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Countermeasure Mechanisms and Ecological Validity of P300-Based Concealed Information Tests

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Description of original award (Fiscal Year 2012, $25,000)

This project was competitively awarded in 2012 under the Graduate Research Fellowship solicitation to support dissertation research designed to examine the ecological validity of laboratory P300-based concealed information tests (CIT) and the cognitive mechanisms of countermeasures (CM), which are covert responses a guilty suspect could potentially make in an effort to defeat the test and appear innocent. The CIT is a credibility assessment tool that allows an examiner to determine whether or not a person has knowledge of a crime by asking the suspect a series of questions relevant to the crime to which only a guilty person could know the answers. When presented serially with potential answers to a relevant question, a guilty suspect will recognize the correct alternative (the probe) amongst the incorrect alternatives (irrelevants), which evokes an involuntary physiological response through the endogenous orienting response. Using relatively simple electroencephalography (EEG), this orienting response can be measured through the P300 event-related potential (ERP) and used as a measure of recognition to determine if the suspect is connected to the crime. Current results from an initial study have identified an issue of serious concern for the ecological validity of P300-CITs: potential suspects prior knowledge of crime details. Another study here will examine the cognitive mechanisms involved in P300-CIT countermeasures, specifically whether P300s evoked to countered-irrelevant stimuli are due simply to a simple recognition process. The results from this study will allow identification of the most effective CMs to use in a P300-CIT, and then to apply these methods to test the protocol in an ecologically valid mock crime procedure. ca/ncf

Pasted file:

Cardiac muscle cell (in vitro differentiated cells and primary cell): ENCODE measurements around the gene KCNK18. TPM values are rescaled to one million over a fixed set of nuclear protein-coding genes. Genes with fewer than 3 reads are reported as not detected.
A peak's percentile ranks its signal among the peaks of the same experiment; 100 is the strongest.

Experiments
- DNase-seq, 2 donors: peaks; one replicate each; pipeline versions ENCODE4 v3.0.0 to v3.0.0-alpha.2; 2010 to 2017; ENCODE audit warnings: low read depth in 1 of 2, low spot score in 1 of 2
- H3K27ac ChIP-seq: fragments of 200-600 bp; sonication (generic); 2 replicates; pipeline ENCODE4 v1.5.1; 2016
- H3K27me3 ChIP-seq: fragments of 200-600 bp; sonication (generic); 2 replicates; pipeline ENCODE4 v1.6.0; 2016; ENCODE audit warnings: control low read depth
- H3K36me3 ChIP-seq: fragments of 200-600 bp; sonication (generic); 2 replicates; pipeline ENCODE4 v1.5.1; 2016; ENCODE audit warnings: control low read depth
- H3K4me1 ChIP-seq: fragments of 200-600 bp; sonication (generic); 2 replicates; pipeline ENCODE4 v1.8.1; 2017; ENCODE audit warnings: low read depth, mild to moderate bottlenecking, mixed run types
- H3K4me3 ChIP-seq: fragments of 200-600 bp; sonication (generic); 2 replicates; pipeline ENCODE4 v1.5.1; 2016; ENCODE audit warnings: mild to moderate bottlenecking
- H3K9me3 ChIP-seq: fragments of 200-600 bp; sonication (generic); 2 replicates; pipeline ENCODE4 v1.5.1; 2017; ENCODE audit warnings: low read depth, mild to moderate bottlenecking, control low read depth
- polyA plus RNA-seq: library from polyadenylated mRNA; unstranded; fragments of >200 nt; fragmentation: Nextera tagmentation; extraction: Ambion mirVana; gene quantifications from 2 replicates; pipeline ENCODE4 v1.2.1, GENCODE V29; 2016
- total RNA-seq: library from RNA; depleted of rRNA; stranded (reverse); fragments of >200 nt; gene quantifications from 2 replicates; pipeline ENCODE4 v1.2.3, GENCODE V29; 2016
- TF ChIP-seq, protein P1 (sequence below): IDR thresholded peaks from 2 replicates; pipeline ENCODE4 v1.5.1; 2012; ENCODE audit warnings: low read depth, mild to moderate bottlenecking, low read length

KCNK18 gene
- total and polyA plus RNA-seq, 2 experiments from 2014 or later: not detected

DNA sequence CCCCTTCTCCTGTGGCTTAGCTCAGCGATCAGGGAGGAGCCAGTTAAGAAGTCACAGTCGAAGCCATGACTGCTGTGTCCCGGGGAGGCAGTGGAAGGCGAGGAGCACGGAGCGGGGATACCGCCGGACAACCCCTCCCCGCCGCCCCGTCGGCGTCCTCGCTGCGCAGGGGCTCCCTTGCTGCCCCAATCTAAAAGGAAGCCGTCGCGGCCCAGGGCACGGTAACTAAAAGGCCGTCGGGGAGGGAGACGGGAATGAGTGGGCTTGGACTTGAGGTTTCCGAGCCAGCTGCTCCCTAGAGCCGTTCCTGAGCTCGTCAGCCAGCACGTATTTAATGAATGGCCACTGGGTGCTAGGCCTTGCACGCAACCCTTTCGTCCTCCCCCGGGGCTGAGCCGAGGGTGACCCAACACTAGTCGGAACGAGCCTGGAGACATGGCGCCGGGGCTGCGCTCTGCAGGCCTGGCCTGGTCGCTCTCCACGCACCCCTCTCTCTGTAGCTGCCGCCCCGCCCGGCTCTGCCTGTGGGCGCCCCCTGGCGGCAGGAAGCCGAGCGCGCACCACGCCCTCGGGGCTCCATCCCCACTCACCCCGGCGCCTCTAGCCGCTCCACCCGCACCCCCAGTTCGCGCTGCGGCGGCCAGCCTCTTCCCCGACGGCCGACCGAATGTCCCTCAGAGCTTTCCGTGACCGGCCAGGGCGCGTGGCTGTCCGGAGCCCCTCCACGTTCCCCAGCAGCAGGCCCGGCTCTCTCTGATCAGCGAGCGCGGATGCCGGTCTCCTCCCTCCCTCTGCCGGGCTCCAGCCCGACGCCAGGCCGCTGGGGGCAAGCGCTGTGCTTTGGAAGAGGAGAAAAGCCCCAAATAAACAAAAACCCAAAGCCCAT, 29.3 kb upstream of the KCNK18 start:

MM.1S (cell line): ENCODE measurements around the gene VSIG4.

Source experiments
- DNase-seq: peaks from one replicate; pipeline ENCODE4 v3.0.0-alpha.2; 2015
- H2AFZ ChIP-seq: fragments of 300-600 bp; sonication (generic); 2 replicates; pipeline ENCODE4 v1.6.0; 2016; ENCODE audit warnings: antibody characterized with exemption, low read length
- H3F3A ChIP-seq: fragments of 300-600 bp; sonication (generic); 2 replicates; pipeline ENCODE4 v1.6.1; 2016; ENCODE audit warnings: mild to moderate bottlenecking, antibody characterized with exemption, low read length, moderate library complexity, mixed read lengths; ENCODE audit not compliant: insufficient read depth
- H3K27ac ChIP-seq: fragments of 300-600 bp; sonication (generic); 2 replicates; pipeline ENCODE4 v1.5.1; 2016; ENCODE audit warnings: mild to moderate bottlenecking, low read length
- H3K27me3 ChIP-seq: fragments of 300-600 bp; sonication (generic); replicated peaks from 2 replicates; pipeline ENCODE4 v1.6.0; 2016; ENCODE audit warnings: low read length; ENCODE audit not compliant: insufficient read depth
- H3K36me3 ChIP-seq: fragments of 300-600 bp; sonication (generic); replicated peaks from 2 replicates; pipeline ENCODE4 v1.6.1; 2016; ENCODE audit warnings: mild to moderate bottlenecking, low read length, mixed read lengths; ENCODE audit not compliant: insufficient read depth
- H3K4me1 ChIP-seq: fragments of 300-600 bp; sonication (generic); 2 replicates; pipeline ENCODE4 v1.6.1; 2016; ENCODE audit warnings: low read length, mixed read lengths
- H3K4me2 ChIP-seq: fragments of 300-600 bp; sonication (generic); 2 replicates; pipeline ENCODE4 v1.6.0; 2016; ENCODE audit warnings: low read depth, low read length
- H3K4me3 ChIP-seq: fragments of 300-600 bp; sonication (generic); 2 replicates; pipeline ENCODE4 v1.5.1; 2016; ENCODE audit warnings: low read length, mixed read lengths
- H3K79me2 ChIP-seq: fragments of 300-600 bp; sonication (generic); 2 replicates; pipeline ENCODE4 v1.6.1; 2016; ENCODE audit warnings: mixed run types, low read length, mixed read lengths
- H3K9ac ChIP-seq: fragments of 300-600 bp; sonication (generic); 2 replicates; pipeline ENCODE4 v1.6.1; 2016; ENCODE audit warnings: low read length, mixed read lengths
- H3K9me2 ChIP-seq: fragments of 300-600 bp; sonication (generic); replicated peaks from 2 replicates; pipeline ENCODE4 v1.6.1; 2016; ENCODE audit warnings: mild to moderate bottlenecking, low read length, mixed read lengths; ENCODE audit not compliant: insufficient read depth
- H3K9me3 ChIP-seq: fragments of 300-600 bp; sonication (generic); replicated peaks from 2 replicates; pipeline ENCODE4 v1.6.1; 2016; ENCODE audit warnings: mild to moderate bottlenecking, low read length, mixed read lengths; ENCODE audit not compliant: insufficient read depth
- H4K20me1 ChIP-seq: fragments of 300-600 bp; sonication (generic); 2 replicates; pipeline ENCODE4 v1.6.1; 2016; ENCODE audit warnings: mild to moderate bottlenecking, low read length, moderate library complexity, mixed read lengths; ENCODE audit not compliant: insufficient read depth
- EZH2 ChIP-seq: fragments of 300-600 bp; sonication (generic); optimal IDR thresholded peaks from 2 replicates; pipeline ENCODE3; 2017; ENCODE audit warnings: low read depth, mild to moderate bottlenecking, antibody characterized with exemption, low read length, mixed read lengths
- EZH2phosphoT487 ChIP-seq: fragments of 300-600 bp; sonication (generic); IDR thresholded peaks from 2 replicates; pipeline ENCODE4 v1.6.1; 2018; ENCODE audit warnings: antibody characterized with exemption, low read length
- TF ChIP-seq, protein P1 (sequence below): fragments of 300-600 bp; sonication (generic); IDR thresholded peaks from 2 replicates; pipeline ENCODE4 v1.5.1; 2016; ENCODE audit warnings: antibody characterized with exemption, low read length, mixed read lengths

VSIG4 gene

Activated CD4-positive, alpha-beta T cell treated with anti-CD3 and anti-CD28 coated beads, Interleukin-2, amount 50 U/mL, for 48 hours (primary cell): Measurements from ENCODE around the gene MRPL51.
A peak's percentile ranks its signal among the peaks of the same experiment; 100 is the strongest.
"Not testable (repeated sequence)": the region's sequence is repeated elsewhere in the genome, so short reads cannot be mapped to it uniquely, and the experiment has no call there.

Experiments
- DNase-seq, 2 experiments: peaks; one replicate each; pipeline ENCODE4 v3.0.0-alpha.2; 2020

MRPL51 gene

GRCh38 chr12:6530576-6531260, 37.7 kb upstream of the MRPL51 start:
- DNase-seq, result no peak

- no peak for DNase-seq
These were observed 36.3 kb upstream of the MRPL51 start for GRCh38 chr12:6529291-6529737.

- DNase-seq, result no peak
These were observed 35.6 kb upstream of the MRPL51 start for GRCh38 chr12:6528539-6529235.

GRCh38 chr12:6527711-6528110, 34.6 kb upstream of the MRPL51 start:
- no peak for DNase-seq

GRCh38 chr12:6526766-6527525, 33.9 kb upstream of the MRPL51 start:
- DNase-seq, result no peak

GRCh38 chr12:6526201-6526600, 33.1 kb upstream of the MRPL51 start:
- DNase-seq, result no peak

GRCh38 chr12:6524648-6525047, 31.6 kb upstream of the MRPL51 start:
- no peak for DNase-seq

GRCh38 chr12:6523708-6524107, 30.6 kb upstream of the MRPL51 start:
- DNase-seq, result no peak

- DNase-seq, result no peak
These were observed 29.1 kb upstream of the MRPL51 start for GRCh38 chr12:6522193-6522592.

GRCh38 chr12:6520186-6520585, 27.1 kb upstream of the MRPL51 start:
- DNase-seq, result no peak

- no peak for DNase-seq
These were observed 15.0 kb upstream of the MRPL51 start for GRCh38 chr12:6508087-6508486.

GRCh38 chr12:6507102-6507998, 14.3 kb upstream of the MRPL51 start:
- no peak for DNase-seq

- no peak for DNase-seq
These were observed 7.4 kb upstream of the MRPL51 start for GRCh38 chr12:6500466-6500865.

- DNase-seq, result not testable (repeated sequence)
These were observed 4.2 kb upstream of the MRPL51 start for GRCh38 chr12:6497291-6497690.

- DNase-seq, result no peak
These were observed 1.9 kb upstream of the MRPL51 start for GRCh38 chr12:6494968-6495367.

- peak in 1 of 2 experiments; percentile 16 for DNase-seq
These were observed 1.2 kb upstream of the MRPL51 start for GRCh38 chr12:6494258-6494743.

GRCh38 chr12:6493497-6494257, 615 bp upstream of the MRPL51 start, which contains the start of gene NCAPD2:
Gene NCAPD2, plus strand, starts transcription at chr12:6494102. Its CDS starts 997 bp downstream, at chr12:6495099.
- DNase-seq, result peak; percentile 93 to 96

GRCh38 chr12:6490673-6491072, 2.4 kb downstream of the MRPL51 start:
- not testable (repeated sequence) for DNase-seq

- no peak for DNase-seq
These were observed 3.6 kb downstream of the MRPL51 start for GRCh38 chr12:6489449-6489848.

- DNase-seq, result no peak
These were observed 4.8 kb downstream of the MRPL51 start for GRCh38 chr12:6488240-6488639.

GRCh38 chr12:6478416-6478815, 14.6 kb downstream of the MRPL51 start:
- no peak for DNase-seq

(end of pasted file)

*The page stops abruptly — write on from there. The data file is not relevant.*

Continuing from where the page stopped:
Date Created: August 29, 2012